“Plus, unlike working for a large health system, I have time for professional projects outside of SteadyMD. I coach on the side, and I’ve recently come out with a book. I thrive doing a lot of different things at once. I just feel more fulfilled.”
How would you describe the SteadyMD community? Do you feel like you collaborate well with other clinicians?
For the most part, the clinicians are similarly minded, but I also think it’s great that we all have different niches. And we share the same idea that medicine can be different as long as quality is maintained. If I feel that there’s a patient that would be better cared for by another clinician, I never have a problem referring. Although, it doesn’t happen too often because the patients are carefully matched to clinicians based on our profiles. We often will ask each other questions because we have different areas of expertise within medicine. Everybody is so helpful and eager to give their feedback. So, we learn a lot from each other.
Could you tell us a little bit more about your recent book?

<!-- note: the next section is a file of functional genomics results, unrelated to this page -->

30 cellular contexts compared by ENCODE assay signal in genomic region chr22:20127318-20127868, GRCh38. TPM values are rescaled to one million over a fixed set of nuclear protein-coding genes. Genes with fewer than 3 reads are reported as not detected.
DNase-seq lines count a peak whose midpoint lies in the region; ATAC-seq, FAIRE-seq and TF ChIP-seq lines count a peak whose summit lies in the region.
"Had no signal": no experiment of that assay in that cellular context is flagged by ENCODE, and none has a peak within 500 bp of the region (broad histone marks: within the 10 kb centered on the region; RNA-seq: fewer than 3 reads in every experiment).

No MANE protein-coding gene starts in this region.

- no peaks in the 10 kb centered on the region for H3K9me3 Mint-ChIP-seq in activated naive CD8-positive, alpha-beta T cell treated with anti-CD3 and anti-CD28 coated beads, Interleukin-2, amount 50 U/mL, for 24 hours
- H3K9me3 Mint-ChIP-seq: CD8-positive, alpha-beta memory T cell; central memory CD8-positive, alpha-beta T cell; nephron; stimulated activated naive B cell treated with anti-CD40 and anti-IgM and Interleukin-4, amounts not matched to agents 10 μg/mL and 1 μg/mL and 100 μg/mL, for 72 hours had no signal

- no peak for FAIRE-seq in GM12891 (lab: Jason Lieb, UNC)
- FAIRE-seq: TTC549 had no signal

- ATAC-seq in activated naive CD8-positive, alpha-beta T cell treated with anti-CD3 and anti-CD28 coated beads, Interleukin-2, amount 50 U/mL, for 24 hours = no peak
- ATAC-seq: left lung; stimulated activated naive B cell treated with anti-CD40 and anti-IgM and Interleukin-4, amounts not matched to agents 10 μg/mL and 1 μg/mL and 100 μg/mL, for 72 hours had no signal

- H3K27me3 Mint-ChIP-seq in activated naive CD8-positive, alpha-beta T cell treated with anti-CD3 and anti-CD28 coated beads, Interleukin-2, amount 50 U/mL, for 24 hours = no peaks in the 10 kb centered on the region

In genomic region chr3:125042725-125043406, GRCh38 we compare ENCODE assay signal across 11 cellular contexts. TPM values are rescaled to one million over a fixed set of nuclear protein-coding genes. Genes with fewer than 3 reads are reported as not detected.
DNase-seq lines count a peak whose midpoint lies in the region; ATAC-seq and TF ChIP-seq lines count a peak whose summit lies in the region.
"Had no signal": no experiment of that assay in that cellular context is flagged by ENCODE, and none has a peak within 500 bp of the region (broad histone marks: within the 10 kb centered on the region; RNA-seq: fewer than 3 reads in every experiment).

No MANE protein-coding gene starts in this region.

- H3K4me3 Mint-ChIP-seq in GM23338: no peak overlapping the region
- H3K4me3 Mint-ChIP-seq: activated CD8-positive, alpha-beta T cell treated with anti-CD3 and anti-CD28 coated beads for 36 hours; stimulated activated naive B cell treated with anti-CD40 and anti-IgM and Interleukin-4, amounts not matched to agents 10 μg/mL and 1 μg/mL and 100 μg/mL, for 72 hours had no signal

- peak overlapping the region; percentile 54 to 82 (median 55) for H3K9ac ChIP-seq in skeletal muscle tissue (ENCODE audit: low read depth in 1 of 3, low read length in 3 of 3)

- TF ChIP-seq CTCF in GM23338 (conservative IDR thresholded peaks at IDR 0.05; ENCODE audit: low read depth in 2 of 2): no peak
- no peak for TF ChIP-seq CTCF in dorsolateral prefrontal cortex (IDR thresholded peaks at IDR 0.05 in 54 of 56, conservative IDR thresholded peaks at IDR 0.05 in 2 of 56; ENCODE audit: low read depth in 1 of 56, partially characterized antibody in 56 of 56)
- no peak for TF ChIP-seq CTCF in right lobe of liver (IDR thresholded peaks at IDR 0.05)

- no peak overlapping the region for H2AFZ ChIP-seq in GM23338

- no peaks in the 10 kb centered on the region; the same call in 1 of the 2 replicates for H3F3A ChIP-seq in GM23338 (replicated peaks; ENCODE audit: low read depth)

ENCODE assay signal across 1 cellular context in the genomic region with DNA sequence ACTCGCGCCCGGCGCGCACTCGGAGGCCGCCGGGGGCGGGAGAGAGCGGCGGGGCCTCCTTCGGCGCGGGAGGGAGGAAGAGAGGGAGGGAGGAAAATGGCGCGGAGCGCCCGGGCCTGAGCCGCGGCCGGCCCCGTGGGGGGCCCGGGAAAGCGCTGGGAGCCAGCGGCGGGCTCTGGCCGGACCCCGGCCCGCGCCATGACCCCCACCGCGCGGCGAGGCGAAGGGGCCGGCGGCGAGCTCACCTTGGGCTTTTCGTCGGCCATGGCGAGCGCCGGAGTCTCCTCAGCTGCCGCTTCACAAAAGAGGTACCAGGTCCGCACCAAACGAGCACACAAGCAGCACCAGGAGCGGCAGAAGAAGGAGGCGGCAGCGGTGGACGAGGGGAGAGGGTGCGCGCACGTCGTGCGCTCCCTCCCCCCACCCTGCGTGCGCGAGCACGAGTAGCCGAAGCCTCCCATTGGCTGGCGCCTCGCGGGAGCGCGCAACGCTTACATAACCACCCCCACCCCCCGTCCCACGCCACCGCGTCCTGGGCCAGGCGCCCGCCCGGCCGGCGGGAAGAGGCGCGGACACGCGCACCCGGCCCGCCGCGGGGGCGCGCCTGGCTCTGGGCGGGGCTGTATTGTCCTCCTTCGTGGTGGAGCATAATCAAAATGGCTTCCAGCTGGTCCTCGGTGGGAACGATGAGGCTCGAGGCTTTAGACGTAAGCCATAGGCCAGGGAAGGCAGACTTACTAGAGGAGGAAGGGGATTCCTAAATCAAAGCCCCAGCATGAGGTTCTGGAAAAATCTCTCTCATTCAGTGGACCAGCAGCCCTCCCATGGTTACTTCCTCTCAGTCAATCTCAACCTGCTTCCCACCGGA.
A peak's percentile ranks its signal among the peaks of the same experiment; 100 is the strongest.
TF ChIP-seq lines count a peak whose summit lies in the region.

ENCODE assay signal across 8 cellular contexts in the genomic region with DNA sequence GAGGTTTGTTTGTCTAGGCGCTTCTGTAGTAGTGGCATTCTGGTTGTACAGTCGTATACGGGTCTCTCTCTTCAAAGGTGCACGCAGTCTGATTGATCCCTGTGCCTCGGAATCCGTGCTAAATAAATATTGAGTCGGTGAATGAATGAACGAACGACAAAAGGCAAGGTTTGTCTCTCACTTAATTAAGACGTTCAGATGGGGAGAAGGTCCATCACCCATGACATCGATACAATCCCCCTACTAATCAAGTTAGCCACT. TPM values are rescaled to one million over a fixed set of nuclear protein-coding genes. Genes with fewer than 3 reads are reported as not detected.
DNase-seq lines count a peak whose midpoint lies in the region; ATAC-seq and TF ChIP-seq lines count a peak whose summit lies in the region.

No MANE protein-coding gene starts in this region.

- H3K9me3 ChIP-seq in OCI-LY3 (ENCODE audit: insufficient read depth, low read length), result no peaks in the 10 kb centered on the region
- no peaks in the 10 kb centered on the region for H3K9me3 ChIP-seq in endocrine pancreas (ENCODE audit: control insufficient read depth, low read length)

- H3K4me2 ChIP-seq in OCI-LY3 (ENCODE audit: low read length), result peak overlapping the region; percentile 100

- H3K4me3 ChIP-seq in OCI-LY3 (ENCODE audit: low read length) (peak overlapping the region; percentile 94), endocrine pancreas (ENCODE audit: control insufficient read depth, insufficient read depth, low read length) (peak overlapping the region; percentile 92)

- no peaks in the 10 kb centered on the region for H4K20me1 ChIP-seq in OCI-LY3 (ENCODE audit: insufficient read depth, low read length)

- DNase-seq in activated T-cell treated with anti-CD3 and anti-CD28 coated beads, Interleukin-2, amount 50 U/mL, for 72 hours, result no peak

My book is called Self-Care Rx (the Rx stands for prescription). This book is about my personal story of struggling with an abusive personal relationship and not taking care of myself, while at the same time, I was showing up to work caring for others. I was going to work every day and functioning incredibly well doing 80-hour work weeks and extracurriculars, but at home, it was a complete disaster. Our level of resilience as doctors is so high that sometimes we don’t check ourselves. But we have to ask: are we just burned out, or are we hiding things that are detrimental to who we are? A lot of physicians were always taught to separate your personal life from work, so with this book, I just smashed that concept completely. I found it useful to tell my story and so do my patients. I think talking about the hard things is important, especially when we deal with life and death for other people every day.